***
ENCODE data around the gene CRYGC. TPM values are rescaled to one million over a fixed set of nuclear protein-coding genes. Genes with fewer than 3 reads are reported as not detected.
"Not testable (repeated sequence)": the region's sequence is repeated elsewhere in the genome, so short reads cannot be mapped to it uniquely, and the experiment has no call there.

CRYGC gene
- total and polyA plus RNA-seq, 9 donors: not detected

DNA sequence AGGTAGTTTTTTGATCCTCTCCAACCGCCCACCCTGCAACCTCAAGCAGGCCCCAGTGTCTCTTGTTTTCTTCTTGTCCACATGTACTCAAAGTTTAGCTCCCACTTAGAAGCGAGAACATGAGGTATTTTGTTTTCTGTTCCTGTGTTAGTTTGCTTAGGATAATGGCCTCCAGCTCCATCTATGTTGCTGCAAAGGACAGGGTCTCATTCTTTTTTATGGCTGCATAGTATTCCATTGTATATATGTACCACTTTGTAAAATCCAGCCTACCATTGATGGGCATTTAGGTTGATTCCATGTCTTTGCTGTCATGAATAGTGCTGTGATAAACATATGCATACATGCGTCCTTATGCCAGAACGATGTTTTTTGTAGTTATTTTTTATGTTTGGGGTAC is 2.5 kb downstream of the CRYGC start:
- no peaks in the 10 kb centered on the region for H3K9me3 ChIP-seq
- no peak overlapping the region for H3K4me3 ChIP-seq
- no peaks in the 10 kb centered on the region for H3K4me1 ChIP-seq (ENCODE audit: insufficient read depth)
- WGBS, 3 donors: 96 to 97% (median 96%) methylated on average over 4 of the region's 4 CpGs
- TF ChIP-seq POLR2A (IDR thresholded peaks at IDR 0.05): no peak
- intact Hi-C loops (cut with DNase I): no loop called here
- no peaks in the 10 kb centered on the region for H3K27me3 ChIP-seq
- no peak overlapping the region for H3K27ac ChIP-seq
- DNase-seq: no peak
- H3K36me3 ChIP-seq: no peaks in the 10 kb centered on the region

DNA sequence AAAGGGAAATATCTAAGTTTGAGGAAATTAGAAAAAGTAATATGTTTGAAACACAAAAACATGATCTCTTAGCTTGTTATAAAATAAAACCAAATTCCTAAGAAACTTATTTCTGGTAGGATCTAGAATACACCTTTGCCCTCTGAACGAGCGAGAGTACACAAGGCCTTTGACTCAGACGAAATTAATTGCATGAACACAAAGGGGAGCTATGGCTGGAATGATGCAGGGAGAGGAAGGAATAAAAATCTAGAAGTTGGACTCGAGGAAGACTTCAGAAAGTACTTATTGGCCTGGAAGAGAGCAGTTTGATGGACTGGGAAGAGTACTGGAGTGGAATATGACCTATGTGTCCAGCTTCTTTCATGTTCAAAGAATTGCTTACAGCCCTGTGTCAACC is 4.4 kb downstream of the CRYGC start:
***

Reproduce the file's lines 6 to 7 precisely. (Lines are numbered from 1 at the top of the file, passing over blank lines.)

- no peaks in the 10 kb centered on the region for H3K9me3 ChIP-seq
- no peak overlapping the region for H3K4me3 ChIP-seq